Using the anatomical tibial axis for total knee arthroplasty alignment may lead to an internal rotation error.
Several studies support the importance of malrotation of the tibial components in the failure of TKA. We hypothesise that using the anatomical tibial axis (ATA) to align tibial component rotation on the resected tibial surface may lead to an internal rotation error due to relative anterior shift of the lateral articular surface centre compared to the medial one.
Twenty formalin-fixed cadaveric knees were obtained for study. After computed tomography scanning the data of each specimen were entered into a standardised coordinate system and virtual bone cuts were performed with 6, 8 and 10 mm resection depths. The positions of the articular surface centres were determined at each resection depth.
The lateral articular surface centre had moved anteriorly after the resection by a mean 1.475 mm, while the medial one had not changed significantly. Resecting the tibia at a 6-mm cut and using the transverse tibial axis to align the prosthetic tibial plateau will result in a mean 4.0° (95 % confidence interval, 2.5-5.5°) of internal rotation compared to the uncut tibia.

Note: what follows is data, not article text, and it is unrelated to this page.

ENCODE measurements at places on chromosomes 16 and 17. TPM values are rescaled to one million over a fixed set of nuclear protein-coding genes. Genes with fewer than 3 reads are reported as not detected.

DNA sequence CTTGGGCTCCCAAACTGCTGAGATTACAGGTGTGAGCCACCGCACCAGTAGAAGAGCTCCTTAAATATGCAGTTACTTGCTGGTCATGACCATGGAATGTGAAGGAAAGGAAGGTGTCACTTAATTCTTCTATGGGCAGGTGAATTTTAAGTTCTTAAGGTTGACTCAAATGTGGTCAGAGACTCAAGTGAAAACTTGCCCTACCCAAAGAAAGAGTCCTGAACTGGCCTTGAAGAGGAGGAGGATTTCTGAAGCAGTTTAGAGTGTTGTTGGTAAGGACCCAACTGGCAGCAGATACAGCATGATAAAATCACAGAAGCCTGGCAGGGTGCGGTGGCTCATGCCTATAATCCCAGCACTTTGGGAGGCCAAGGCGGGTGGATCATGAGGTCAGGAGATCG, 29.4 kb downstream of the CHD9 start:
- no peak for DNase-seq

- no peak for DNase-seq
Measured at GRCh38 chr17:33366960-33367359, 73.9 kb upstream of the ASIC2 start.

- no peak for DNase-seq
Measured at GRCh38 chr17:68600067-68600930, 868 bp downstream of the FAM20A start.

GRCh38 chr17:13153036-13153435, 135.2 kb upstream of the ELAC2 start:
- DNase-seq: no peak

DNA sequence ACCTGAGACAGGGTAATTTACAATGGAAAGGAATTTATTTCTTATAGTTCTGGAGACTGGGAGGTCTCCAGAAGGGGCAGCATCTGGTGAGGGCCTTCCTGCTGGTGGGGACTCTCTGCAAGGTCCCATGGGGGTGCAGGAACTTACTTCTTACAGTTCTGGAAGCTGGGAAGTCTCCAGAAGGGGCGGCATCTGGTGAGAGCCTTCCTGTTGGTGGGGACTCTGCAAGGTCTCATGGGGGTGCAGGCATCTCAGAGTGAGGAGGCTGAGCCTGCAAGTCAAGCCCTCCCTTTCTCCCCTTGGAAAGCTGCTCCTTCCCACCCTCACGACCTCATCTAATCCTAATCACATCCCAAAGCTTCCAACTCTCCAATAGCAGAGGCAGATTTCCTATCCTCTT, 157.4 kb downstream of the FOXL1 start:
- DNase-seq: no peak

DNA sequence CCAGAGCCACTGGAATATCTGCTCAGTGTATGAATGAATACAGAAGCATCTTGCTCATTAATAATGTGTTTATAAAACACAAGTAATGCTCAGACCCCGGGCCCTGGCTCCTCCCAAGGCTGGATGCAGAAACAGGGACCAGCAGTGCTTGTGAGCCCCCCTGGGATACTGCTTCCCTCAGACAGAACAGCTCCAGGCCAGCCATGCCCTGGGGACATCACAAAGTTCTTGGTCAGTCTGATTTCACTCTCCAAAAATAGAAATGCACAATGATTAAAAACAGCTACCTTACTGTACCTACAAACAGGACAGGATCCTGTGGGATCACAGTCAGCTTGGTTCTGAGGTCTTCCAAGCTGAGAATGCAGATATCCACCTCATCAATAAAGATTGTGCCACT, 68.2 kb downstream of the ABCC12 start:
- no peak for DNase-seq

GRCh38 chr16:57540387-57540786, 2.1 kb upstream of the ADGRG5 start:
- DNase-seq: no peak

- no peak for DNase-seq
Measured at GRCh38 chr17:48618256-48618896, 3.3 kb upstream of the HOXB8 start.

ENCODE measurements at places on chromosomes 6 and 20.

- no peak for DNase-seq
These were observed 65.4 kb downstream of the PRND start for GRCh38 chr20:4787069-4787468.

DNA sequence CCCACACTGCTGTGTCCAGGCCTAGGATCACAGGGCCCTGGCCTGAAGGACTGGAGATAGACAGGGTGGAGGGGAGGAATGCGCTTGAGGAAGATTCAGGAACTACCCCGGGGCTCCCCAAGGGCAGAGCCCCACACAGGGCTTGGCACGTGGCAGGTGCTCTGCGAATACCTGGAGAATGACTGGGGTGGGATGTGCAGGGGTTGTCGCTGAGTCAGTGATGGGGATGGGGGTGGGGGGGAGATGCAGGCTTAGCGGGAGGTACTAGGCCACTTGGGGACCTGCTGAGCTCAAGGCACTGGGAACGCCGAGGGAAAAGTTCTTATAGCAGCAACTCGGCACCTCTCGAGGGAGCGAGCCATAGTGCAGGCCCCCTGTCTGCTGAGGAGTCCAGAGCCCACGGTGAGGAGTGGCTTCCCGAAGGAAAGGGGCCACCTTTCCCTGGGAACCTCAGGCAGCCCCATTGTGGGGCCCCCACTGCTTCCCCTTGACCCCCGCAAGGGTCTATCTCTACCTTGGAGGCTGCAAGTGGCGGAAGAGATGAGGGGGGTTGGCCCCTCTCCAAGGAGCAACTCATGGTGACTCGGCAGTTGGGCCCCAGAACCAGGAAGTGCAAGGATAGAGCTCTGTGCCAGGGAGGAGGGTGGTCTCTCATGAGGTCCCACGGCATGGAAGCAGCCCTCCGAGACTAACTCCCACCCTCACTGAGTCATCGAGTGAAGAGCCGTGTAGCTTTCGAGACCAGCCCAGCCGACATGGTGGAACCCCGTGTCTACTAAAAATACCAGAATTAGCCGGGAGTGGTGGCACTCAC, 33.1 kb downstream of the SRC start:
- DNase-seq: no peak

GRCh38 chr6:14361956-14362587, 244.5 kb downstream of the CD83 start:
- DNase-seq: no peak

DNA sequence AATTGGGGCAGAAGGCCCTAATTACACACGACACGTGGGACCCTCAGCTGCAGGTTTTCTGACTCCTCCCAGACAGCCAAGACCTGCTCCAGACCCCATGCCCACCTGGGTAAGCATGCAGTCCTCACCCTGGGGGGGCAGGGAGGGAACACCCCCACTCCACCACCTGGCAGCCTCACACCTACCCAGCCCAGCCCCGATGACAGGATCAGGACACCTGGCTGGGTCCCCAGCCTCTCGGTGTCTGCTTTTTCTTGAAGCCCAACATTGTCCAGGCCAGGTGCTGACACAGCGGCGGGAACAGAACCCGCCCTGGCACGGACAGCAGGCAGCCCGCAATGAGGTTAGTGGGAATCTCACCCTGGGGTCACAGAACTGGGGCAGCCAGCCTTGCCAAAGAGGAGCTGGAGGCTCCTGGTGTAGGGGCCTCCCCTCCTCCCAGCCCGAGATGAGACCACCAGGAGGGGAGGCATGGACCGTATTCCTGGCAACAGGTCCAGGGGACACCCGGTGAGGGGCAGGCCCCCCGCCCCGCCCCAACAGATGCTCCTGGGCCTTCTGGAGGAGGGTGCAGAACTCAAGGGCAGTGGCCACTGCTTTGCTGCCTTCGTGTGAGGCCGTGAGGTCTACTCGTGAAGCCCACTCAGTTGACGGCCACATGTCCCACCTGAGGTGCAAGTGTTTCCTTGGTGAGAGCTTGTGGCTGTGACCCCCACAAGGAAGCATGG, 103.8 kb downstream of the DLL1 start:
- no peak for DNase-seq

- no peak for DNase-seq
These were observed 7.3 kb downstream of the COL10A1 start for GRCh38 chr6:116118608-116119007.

The ATA lies in 6 degrees of external rotation compared to the perpendicular to the posterior tibial condylar axis (PTCA). Graw et al. suggest aligning the tibial component in 10 degrees of external rotation to the latter. Thus, if we accept the above suggestion, the ATA is 4 degrees internally rotated compared to the same line on the resected proximal tibia. These prior studies appear to be in accordance with our findings.
We conclude that using the ATA on the resected tibial surface may contribute to an internal rotation error.